Bubble Printing: Texas Researchers Develop New 3D Printing-like Method to Fabricate Quantum Dots
Semiconductor quantum dots are used in a number of applications, including light-emitting devices, displays and sensors, thanks to their properties of tunable fluorescence wavelength, narrow bandwidth and high brightness. Most of those applications require the dots to be very precisely patterned with targeted properties on solid substrates. Unfortunately, typical direct-write printing methods such as inkjet and gravure printing are limited in their resolution and structural complexity, as well as requiring a lot of post-processing time.
A group of researchers led by Professor Yuebing Zheng from the University of Texas at Austin has developed a new method of quantum dot patterning, and it’s similar to 3D printing. It even has a great name – it’s called bubble printing.
“Bubble printing technique is a direct-print technique which uses a microbubble generated using low-power laser beam to pattern nanoparticles on a substrate,” University of Texas at Austin graduate student Bharath Rajeeva tells 3DPrint.com. “This is similar to 3D printing, wherein the patterns are defined based on the movement of a either a laser beam/nozzle. However, our bubble printing technique is focused on gaining higher resolution and fabricating patterns at the nano/micro scale.”
The research was published in a new paper entitled “High-Resolution Bubble Printing of Quantum Dots,” which you can access here. The bubble printing technique allows for quantum dots to be precisely patterned on plasmonic substrates with submicron resolution of greater than 700 nm linewidth and strong adhesion. It also allows for the dots to be printed on flexible substrates and can be integrated with smartphones to realize haptic integration.
The technique works by using a single low-powered laser beam to generate a sub-micron-sized bubble at the interface of a colloidal suspension of nanoparticles and a plasmonic substrate containing a network of metallic nanoparticles. The bubble captures and freezes the nanoparticles on the substrate, and different patterns can be created depending on the movement of the stage. By using a smartphone, free-form macroscale movements can be created and replicated at the nanoscale.
The advantages of the technique are many. Specialized inks are not required, and issues such as nozzle clogging, ink spreading, and excessive post processing time don’t exist. The technique also opens doors to many applications, as well.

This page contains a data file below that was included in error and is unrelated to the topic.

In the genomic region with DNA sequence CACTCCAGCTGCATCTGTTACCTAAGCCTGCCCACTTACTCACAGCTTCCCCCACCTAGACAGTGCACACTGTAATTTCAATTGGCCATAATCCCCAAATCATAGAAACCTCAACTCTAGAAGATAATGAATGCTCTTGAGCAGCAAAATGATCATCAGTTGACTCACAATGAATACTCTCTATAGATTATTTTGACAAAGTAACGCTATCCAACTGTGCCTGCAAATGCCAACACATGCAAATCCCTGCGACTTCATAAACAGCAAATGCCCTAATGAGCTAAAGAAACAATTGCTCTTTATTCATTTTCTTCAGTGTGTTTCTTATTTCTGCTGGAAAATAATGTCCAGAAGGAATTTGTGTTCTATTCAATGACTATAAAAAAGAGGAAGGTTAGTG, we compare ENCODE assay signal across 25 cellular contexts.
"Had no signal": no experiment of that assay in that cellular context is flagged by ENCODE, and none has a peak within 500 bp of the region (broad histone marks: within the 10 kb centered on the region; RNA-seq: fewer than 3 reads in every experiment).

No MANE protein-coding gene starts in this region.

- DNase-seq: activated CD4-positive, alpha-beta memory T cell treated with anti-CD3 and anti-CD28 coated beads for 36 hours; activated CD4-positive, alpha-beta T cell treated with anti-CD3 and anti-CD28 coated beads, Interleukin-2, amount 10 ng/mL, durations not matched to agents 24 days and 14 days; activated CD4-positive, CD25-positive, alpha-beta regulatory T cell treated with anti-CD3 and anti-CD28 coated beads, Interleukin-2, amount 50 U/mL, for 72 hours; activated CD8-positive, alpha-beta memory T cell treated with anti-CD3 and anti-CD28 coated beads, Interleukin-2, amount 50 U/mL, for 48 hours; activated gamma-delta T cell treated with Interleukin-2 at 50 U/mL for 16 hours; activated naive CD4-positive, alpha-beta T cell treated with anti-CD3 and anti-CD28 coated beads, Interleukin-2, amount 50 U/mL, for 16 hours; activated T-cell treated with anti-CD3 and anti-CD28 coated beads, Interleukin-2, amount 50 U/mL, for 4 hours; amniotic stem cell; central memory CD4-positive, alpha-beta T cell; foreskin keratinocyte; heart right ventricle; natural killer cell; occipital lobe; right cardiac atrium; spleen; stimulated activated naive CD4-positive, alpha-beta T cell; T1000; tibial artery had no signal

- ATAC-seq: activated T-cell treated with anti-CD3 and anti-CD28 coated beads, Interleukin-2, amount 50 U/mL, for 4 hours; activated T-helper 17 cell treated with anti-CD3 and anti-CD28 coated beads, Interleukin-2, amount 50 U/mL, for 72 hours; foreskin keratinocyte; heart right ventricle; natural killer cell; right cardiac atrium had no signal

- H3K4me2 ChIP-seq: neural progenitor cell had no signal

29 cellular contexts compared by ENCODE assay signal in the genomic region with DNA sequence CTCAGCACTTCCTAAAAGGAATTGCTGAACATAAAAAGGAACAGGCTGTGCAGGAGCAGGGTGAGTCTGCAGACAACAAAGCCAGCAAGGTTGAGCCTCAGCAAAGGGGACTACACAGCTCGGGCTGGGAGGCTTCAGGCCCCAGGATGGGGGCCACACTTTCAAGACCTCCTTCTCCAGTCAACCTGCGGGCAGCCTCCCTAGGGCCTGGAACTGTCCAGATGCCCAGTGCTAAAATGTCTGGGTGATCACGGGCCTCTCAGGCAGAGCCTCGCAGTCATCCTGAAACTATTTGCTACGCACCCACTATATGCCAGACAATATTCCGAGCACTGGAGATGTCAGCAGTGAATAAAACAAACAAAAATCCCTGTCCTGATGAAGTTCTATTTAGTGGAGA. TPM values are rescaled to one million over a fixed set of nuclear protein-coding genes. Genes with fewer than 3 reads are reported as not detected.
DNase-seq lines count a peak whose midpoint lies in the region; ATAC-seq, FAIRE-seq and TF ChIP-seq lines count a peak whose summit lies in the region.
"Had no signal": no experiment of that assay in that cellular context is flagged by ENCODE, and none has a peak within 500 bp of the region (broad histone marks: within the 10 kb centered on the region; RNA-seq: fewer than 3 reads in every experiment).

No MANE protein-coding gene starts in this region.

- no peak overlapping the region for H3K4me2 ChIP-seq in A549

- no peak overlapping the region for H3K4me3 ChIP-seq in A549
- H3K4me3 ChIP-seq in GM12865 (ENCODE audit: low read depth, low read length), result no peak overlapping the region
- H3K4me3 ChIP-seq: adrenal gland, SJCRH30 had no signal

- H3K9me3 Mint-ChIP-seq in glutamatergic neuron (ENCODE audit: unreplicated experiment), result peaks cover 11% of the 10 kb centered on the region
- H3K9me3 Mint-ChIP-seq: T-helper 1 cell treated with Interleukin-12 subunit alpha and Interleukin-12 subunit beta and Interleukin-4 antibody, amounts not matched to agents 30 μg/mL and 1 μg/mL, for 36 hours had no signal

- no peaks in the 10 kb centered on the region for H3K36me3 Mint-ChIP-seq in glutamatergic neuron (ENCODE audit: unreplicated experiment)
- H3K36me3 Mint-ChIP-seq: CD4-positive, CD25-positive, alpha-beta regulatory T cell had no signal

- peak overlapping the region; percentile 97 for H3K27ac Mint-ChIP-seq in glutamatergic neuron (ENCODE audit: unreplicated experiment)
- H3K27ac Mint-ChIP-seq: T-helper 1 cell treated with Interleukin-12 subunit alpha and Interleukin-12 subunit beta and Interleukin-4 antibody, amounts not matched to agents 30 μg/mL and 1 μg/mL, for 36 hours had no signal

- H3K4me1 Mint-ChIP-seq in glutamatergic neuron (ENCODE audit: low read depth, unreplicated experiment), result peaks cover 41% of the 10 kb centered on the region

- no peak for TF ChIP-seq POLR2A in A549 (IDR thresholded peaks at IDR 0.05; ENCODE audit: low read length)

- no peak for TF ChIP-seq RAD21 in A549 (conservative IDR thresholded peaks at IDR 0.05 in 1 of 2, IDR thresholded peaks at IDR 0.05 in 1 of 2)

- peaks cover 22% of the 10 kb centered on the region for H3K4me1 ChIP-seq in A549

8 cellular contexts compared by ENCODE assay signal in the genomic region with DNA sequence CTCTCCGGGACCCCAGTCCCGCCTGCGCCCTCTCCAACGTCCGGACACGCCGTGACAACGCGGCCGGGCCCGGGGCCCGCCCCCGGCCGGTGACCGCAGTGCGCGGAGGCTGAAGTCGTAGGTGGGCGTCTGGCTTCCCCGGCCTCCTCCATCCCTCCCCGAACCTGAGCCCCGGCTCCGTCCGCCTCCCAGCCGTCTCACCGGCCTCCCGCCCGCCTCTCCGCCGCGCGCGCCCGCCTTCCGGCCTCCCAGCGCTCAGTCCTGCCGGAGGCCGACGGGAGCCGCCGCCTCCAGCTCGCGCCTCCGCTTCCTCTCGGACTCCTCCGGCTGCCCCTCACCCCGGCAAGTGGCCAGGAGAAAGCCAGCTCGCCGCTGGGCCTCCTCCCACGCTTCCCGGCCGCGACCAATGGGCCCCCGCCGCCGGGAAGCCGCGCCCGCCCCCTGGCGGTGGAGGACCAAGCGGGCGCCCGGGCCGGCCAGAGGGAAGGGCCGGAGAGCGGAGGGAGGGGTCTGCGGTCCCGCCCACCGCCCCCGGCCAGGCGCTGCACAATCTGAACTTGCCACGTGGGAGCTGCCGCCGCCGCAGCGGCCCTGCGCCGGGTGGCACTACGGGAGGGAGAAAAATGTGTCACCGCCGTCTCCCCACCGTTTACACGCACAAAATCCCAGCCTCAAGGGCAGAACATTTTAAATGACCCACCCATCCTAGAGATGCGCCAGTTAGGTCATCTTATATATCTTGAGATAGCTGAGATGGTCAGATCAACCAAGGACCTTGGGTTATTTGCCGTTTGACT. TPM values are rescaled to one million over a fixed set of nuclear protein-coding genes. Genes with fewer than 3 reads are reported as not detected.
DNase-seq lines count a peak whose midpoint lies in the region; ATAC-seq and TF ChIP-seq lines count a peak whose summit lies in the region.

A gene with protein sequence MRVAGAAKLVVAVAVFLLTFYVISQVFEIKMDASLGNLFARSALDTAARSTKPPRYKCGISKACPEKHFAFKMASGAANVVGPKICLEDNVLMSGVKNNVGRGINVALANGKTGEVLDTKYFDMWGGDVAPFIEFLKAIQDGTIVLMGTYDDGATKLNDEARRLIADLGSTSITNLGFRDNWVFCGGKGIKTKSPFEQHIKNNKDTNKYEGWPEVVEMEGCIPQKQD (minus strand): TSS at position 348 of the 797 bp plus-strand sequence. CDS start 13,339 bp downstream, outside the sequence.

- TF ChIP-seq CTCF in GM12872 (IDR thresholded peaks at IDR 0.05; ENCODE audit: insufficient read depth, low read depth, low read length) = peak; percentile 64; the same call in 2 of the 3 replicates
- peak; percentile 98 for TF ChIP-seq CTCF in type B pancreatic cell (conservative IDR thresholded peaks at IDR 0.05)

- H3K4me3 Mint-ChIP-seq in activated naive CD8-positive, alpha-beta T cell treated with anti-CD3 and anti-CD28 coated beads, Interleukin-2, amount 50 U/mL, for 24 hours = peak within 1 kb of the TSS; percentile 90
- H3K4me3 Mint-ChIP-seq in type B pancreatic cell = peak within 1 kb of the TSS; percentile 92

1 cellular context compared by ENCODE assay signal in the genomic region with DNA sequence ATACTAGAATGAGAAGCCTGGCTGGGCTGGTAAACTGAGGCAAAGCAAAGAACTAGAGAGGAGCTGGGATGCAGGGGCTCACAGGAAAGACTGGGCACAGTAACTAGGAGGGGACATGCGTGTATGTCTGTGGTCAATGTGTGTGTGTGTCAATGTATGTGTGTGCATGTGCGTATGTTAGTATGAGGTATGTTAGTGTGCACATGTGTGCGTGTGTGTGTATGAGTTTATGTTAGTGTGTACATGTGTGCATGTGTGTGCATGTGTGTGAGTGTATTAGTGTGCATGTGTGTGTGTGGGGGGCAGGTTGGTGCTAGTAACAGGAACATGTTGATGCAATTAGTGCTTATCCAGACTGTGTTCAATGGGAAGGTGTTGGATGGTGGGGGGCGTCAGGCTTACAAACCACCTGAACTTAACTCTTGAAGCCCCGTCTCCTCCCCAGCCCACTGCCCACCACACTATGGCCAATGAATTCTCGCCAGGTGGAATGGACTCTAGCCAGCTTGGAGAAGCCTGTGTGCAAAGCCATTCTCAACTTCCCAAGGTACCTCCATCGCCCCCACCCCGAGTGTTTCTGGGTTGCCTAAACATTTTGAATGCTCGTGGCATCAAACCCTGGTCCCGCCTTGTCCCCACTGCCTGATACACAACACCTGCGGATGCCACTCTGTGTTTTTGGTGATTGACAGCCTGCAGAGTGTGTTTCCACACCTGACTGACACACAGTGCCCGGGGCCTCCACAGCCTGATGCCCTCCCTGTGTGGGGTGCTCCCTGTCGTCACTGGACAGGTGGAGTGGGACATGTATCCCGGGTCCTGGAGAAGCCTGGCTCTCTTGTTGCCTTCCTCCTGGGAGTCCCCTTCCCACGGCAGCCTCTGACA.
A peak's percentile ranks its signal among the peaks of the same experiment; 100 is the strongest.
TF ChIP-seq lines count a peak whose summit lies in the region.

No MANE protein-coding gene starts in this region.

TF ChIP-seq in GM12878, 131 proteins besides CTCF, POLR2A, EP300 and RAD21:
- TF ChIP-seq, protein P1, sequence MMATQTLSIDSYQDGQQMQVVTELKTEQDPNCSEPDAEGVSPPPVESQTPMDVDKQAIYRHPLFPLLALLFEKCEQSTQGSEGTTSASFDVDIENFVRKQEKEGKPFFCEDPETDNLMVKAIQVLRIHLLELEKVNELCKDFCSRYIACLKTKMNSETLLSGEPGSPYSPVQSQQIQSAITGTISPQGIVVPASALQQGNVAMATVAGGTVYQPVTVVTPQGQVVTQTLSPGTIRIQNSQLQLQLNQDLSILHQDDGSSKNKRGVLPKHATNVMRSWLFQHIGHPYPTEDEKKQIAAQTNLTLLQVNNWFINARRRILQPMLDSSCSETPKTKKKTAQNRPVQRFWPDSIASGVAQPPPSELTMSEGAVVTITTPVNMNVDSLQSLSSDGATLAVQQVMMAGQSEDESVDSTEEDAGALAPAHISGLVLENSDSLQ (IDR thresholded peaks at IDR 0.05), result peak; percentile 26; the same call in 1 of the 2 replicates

“We have demonstrated anti-counterfeiting application via fabrication of micro-scale QR code (80 µm×80 µm),” the researchers state. “The generality and simplicity of bubble printing along with its flexible substrate compatibility enables the fabrication of multiple functional devices such as ultra-high resolution displays, multi-sensor integration at nano/micro scale, and nanolasers. In addition, the haptic-integration can advance research and education in nanoscience and nanotechnology.”
Further work will research other nanoparticle systems for applications such as colloidal nanosensors, flexible LED microdisplay devices, and colloidal waveguides. Additional applications could include flexible electronics, flexible photonics and even biological applications. The key challenges to be overcome at the moment are improving the roughness of the lines and maintaining the bubble stability over centimeter-scale areas.
“The scientific core of our finding is the stable bubble-mediated immobilization at the submicron scale, and the ability to maintain the submicron-sized bubble’s stability over a large area,” the researchers explain. “Our work circumvents the barrier of achieving a widely applicable, high-throughput and user-friendly printing technique in the submicrometer regime, along with simultaneous fluorescence modification capability.”
Authors of the research paper include Bharath Bangalore Rajeeva, Linhan Lin, Evan P. Perillo, Xiaolei Peng, William W. Yu, Andrew K. Dunn, and Yuebing Zheng. Discuss in the Bubble Printing forum at 3DPB.com.
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